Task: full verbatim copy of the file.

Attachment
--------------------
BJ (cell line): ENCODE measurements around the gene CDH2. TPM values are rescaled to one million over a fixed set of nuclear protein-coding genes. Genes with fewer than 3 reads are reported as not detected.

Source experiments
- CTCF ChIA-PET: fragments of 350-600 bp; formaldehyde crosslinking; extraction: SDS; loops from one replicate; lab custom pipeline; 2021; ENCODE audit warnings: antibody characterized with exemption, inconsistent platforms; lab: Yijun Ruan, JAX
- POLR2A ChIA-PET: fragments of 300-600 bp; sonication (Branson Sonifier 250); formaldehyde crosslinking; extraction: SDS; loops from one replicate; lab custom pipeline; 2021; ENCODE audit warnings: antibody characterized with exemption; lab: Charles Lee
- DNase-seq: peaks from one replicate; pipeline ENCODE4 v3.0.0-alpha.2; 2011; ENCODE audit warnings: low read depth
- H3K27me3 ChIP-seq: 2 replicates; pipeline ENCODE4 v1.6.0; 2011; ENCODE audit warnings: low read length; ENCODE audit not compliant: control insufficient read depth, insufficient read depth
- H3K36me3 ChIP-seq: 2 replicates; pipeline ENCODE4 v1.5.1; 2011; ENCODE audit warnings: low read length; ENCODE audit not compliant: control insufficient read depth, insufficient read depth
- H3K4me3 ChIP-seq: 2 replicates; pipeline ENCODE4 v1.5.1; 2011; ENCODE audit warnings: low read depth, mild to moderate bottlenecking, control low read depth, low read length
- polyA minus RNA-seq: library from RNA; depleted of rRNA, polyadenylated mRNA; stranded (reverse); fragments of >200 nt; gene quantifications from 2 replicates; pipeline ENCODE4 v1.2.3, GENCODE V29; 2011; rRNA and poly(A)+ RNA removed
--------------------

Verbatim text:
BJ (cell line): ENCODE measurements around the gene CDH2. TPM values are rescaled to one million over a fixed set of nuclear protein-coding genes. Genes with fewer than 3 reads are reported as not detected.

Source experiments
- CTCF ChIA-PET: fragments of 350-600 bp; formaldehyde crosslinking; extraction: SDS; loops from one replicate; lab custom pipeline; 2021; ENCODE audit warnings: antibody characterized with exemption, inconsistent platforms; lab: Yijun Ruan, JAX
- POLR2A ChIA-PET: fragments of 300-600 bp; sonication (Branson Sonifier 250); formaldehyde crosslinking; extraction: SDS; loops from one replicate; lab custom pipeline; 2021; ENCODE audit warnings: antibody characterized with exemption; lab: Charles Lee
- DNase-seq: peaks from one replicate; pipeline ENCODE4 v3.0.0-alpha.2; 2011; ENCODE audit warnings: low read depth
- H3K27me3 ChIP-seq: 2 replicates; pipeline ENCODE4 v1.6.0; 2011; ENCODE audit warnings: low read length; ENCODE audit not compliant: control insufficient read depth, insufficient read depth
- H3K36me3 ChIP-seq: 2 replicates; pipeline ENCODE4 v1.5.1; 2011; ENCODE audit warnings: low read length; ENCODE audit not compliant: control insufficient read depth, insufficient read depth
- H3K4me3 ChIP-seq: 2 replicates; pipeline ENCODE4 v1.5.1; 2011; ENCODE audit warnings: low read depth, mild to moderate bottlenecking, control low read depth, low read length
- polyA minus RNA-seq: library from RNA; depleted of rRNA, polyadenylated mRNA; stranded (reverse); fragments of >200 nt; gene quantifications from 2 replicates; pipeline ENCODE4 v1.2.3, GENCODE V29; 2011; rRNA and poly(A)+ RNA removed